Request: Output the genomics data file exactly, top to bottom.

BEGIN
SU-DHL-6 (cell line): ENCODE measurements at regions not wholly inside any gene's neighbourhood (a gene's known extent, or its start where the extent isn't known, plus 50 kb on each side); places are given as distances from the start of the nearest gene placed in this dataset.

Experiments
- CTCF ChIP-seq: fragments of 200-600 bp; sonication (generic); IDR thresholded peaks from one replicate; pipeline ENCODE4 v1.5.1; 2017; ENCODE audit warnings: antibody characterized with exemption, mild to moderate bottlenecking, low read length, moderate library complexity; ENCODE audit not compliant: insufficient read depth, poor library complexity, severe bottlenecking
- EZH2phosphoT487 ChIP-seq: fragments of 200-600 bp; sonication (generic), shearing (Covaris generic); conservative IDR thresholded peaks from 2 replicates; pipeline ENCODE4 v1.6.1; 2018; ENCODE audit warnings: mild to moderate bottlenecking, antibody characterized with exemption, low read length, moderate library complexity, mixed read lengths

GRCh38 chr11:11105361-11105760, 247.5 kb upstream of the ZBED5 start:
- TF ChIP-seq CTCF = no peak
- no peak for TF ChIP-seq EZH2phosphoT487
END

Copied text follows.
SU-DHL-6 (cell line): ENCODE measurements at regions not wholly inside any gene's neighbourhood (a gene's known extent, or its start where the extent isn't known, plus 50 kb on each side); places are given as distances from the start of the nearest gene placed in this dataset.

Experiments
- CTCF ChIP-seq: fragments of 200-600 bp; sonication (generic); IDR thresholded peaks from one replicate; pipeline ENCODE4 v1.5.1; 2017; ENCODE audit warnings: antibody characterized with exemption, mild to moderate bottlenecking, low read length, moderate library complexity; ENCODE audit not compliant: insufficient read depth, poor library complexity, severe bottlenecking
- EZH2phosphoT487 ChIP-seq: fragments of 200-600 bp; sonication (generic), shearing (Covaris generic); conservative IDR thresholded peaks from 2 replicates; pipeline ENCODE4 v1.6.1; 2018; ENCODE audit warnings: mild to moderate bottlenecking, antibody characterized with exemption, low read length, moderate library complexity, mixed read lengths

GRCh38 chr11:11105361-11105760, 247.5 kb upstream of the ZBED5 start:
- TF ChIP-seq CTCF = no peak
- no peak for TF ChIP-seq EZH2phosphoT487